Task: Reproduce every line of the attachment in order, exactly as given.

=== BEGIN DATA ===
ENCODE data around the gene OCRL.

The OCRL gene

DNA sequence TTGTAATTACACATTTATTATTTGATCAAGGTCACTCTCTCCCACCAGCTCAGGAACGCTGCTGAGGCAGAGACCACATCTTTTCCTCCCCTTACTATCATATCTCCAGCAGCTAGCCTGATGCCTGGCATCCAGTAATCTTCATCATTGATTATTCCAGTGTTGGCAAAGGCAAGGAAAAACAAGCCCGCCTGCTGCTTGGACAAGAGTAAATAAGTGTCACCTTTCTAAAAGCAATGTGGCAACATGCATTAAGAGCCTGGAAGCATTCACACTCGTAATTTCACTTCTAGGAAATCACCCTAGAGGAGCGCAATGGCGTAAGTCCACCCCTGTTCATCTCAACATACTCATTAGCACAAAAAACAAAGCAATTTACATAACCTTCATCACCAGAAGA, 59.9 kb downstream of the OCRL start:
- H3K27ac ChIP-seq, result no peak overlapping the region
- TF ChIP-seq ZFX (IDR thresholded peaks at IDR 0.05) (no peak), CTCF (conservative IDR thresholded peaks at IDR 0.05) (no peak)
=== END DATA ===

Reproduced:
ENCODE data around the gene OCRL.

The OCRL gene

DNA sequence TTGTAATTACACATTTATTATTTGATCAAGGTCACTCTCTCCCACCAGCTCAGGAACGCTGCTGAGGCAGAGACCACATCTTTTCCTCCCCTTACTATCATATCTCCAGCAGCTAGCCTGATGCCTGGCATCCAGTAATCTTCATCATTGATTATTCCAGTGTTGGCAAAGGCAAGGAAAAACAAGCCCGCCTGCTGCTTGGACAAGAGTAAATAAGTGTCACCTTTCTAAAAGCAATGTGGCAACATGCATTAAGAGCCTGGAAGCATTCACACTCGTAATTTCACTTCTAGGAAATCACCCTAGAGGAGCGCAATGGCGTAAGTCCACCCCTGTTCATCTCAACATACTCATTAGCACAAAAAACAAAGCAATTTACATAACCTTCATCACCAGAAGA, 59.9 kb downstream of the OCRL start:
- H3K27ac ChIP-seq, result no peak overlapping the region
- TF ChIP-seq ZFX (IDR thresholded peaks at IDR 0.05) (no peak), CTCF (conservative IDR thresholded peaks at IDR 0.05) (no peak)